TOPIC: Table/Field Naming Practices?
#1474
Table/Field Naming Practices? 11 Months ago
I am wondering what is the common practice for creating table names and field names? For instance, say I want to track aircraft engine types and aircraft. aircraft engine types contains just one field, name. aircraft contains say, make, model, engine_type and comments.

What would be your suggestion for naming? I see some that would make:

"aircraft_engine_types (aet_name)"
and
"aircraft (a_make, a_model, a_engine_type, a_comments)"

Is that better/more desired than:

"aircraft_engine_types (name)"
and
"aircraft (make, model, engine_type comments)"

?

Jeremy
 
 
#1479
Re:Table/Field Naming Practices? 11 Months ago
Our standard is to use an abbreviation of the table name as a prefix of the field names.

We also go a step further and add an abbreviation of the "module" as a prefix of the table names.

One exception is when a field is a "foreign key" i.e. it references a key in another table. In that case we use the name from the other table.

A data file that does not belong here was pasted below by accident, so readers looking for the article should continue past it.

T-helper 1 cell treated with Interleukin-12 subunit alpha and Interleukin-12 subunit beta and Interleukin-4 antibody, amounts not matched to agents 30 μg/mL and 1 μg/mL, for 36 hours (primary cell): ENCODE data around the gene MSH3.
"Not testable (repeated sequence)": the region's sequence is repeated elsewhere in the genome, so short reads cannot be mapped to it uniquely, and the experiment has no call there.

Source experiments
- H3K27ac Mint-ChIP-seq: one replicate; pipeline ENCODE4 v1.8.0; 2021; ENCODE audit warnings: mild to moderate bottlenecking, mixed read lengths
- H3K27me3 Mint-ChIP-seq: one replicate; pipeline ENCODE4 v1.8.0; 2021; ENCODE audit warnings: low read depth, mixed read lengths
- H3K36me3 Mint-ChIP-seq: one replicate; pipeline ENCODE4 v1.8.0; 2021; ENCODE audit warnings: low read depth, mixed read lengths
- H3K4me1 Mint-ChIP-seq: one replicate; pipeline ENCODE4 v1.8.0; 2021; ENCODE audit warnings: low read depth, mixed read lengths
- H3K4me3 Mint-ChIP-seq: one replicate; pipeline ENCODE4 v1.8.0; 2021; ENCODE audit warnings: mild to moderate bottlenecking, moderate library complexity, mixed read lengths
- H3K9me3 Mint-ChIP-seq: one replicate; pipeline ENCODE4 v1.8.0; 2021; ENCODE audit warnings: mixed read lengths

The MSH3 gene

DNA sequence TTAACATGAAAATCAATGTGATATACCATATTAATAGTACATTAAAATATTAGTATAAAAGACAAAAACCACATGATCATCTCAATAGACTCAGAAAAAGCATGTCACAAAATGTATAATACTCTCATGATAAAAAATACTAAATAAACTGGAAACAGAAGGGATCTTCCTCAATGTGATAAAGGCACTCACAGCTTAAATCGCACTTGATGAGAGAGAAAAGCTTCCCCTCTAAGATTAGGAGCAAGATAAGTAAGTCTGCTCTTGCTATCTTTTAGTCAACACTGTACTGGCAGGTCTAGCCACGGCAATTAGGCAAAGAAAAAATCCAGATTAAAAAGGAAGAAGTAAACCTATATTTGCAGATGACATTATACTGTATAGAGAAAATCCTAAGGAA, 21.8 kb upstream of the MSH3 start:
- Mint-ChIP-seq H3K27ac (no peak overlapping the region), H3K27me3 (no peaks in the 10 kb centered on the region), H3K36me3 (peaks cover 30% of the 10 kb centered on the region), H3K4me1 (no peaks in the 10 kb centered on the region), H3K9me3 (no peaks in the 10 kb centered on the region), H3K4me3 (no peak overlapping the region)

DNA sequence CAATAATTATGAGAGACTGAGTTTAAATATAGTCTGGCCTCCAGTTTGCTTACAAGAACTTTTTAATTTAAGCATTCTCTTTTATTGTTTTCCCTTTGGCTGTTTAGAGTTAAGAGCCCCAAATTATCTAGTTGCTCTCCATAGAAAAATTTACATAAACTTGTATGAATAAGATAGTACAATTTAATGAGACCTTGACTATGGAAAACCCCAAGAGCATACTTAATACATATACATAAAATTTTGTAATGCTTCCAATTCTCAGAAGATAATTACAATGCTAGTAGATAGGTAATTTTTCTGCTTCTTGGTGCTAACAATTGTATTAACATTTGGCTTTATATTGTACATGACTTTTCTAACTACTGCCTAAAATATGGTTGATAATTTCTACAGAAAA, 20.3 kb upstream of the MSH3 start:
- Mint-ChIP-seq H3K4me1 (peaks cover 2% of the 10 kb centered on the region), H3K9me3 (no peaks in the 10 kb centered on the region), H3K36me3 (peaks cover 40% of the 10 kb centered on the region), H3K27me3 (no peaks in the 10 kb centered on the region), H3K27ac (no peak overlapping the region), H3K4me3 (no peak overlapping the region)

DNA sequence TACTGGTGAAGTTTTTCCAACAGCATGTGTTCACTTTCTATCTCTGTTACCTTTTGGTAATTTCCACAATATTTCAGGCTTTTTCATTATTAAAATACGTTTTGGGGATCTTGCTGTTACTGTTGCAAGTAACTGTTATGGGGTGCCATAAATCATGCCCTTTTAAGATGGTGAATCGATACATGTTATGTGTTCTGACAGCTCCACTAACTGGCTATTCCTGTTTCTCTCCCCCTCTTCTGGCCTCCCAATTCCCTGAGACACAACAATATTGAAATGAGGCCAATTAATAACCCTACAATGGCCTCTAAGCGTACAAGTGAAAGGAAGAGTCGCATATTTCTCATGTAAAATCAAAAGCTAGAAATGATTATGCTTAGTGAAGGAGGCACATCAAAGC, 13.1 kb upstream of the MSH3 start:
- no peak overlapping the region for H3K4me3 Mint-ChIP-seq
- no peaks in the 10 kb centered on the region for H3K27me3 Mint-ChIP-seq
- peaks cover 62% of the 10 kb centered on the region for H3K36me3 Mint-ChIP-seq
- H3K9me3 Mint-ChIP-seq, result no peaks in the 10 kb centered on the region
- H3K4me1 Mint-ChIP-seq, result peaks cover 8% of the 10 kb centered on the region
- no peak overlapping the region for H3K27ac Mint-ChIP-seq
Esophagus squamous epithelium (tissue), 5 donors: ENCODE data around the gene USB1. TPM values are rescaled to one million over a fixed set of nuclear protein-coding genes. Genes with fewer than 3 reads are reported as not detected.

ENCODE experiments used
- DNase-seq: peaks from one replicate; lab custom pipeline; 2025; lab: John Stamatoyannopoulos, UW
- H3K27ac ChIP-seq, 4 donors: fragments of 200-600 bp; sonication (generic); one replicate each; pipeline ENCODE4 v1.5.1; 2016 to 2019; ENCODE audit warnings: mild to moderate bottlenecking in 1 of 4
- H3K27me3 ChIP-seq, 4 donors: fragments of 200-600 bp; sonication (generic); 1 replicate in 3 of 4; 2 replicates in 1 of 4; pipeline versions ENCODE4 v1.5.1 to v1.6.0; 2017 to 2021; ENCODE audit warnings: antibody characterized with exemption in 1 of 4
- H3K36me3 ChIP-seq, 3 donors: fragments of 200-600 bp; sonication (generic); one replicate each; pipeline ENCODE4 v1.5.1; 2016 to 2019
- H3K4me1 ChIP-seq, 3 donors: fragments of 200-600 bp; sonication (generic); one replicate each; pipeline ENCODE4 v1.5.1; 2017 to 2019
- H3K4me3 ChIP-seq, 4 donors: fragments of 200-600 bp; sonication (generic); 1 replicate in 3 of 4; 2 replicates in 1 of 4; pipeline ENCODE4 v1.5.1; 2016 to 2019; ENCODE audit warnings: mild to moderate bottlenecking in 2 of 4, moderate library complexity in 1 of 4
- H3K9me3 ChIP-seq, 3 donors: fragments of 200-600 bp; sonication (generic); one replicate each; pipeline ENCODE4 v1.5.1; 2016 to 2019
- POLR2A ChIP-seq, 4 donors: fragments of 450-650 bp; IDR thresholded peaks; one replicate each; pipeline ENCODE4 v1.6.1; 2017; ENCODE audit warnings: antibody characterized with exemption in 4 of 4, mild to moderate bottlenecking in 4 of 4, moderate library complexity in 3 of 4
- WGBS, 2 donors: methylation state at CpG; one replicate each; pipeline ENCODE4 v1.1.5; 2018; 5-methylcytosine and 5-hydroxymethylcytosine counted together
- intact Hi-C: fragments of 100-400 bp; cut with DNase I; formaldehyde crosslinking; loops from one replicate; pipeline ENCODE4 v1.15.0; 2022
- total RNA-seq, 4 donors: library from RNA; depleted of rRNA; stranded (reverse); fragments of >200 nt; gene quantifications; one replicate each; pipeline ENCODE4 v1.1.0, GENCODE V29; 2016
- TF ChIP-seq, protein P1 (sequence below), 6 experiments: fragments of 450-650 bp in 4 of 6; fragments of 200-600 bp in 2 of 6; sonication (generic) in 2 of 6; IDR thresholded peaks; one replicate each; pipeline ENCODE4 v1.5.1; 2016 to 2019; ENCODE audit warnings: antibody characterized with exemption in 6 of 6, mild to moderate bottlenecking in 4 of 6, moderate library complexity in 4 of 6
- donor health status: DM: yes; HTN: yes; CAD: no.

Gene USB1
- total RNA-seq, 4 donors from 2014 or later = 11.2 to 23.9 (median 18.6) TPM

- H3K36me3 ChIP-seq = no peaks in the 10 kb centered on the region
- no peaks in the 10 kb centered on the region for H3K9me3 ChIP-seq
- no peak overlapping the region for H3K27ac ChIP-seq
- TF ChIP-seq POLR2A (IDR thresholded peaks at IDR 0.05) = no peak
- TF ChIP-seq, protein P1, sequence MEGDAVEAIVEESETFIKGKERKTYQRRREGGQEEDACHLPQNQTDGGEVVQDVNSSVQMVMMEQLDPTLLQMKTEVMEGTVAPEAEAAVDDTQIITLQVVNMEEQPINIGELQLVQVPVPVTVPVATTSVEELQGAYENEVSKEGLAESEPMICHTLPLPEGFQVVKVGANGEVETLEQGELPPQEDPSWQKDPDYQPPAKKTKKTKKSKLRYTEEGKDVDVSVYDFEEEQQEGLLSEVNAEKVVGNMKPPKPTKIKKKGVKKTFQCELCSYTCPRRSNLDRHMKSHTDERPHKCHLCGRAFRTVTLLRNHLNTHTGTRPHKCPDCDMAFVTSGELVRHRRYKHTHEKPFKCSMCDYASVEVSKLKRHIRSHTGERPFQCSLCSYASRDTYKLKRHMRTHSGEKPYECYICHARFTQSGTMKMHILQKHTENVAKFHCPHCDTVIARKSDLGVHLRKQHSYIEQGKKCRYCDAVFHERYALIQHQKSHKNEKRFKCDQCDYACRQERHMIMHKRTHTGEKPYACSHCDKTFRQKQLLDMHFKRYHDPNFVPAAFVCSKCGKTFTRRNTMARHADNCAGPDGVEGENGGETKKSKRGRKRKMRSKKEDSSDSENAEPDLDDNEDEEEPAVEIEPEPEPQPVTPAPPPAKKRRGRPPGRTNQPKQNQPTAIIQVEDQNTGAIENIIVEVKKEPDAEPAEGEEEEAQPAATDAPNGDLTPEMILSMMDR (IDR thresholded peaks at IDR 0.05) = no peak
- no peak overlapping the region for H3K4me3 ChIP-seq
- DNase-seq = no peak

One of the reasons for both of these is to make it easier to join tables. Suneido automatically joins by common field names. The prefix avoids unintentional join fields. (You can always work around this by using rename along with join.)

Note: We use the new "join by ..." specification on our queries. It's not required but it's a good check that queries are actually joining on the fields you intend.

NOTE: The system tables and stdlib were written prior to adopting these rules so they don't follow them very well.
 
 
andrew
 
#1491
Re:Table/Field Naming Practices? 11 Months ago
When you do, say,

Code:


ensure aircraft (a_tail_no) key (a_tail_no)
ensure logbook (l_created_at, ..., a_tail_no) key (l_created_at)



How do you handle the fact that when in browsing/accessing the aircraft table that a_tail_no should be a Field_string, however when browsing/accessing the logbook table that a_tail_no should be a IdControl?

Jeremy
 
 
#1492
Re:Table/Field Naming Practices? 11 Months ago
We would rename one, usually the "main" one on the assumption that there are more secondary references. Then you can have a different Field_ definition (probably one inheriting from the other)

For example, the Access/Browse on aircraft would actually be on "aircraft rename a_tail_no to a_tail_no_new"

This also allows attaching a rule in one place but not another.

It's a little ugly, but it works.
 
 
andrew